40-meter band

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The 40-meter or 7-MHz band is an amateur radio frequency band, spanning 7000-7300 kHz in ITU Region-2, and 7000-7200 kHz in Regions 1 & 3. It is allocated to radio amateurs worldwide on a primary basis.

40 meters is considered one of the most reliable all-season DX bands.

History[edit]

The 40-meter band was made available to amateurs in the United States by the Third National Radio Conference on October 10, 1924 and allocated on a worldwide basis by the International Radiotelegraph Conference in Washington, D.C., on October 4, 1927.

For many years the portion of the band from 7100–7300 kHz has been allocated to short wave broadcasters outside the Americas and not available to radio amateurs outside ITU Region 2. At the World Radio Conference WRC-03 in 2003 it was agreed that the broadcast stations would move out of the section 7100–7200 kHz on 29 March 2009 and that portion would become a worldwide exclusive amateur allocation afterwards. Releasing the remaining 100 kHz of the band to amateurs at a later date is an IARU aim for future conferences.

Radio propagation characteristics[edit]

This band supports both long distance (DX) communications between late afternoon and a few hours after sunrise, and short distance NVIS contacts during most daylight hours.

With its unique combination of intra- and intercontinental communications possibilities, 40 meters is considered a key band in building a winning HF contesting score during any part of the sunspot cycle.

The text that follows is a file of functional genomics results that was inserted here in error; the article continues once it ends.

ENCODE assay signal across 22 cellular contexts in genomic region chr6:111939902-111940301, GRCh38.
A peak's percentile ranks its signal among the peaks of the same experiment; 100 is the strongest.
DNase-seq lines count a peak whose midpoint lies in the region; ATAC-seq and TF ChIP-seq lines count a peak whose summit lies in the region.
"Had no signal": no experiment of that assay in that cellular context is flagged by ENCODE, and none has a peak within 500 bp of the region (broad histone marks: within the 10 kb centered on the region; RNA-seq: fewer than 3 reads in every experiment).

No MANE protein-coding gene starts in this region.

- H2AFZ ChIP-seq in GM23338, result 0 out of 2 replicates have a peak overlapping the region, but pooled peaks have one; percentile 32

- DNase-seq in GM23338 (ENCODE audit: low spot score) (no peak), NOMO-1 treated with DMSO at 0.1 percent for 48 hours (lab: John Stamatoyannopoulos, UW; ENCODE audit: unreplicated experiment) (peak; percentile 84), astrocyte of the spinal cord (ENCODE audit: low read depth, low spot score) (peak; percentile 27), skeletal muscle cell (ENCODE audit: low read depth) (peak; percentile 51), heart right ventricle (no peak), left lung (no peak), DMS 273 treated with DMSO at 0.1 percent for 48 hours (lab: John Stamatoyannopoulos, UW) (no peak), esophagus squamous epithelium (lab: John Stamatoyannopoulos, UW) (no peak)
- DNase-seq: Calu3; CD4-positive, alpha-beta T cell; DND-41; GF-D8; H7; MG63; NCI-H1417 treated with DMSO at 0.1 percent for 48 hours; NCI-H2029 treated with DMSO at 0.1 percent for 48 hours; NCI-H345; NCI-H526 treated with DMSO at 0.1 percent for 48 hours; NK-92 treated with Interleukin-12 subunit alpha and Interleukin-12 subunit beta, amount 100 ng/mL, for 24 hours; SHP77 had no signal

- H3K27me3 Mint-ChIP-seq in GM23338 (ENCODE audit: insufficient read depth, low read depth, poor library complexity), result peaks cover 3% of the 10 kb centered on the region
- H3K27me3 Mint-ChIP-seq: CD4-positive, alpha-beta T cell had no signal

Usage[edit]

The band is most useful for inter-continental communication for one or two hours before sunset, during the night and for one or two hours after sunrise. It is extremely useful for short to medium distance contacts from local contacts out to a range of 500–1500 km or more, depending on conditions, during the day. In higher latitudes, daytime intercontinental communication is also possible during the short days of winter, for example a good path often opens between Japan and northern Europe in the hours leading up to European midday from late November through late January, with a long path opening to the west coast of the United States and Canada after midday.

Due to the 24-hour nature of the band, the wide variety of ranges that can be spanned with it, and its shared nature, it tends to be extremely crowded, and interference from other amateurs and broadcasters can be a serious limiting factor. In recent years amateurs in east and southeast Asia have also suffered severe interference from illegal users.

Band plans[edit]

In most jurisdictions the subdivision of the band into different operating modes is according to informal convention rather than legal requirement.

IARU Region 1[edit]

Europe, Africa, Middle East and Northern Asia[1]

40 meters 7000-7040 7040-7050 7050-7060 7060-7200
IARU Region 1

IARU Region 2[edit]

The Americas[1]

40 meters 7000-7040 7040-7050 7050-7300
IARU Region 2

IARU Region 3[edit]

Asia-Pacific[1]

40 meters 7000-7025 7025-7030 7030-7040 7040-7300
IARU Region 3

Japan[edit]

License class 7.000–7.025 7.025-7.030 7.030–7.200
All classes

Canada[edit]

Canada is part of region 2 and as such is subject to the IARU band plan. Radio Amateurs of Canada offers the bandplan below as a recommendation for use by radio amateurs in that country but it does not have the force of law and should only be considered a suggestion or guideline.

License class 7.000–7.035 7.035-7.040 7.040-7.050 7.050-7.080 7.080-7.125 7.125-7.165 7.165-7.175 7.175–7.300
Basic(+), Advanced

United States[edit]

U.S. license class 7.000–7.025 7.025–7.125 7.125–7.175 7.175–7.300
Novice / Technician
General
Advanced
Extra

Key[edit]

= CW only (US Novice/Technician: 200 W PEP maximum TPO)
= CW, RTTY and data (US: < 1 kHz bandwidth)
= CW, RTTY, data, MCW, test, phone and image
= CW, phone and image
= CW and SSB phone
= CW, RTTY, data, phone and image

See also[edit]

Shortwave bands

References[edit]

  1. ^ a b c "IARU Regions". www.iaru.org. International Amateur Radio Union (IARU). Retrieved 6 January 2014.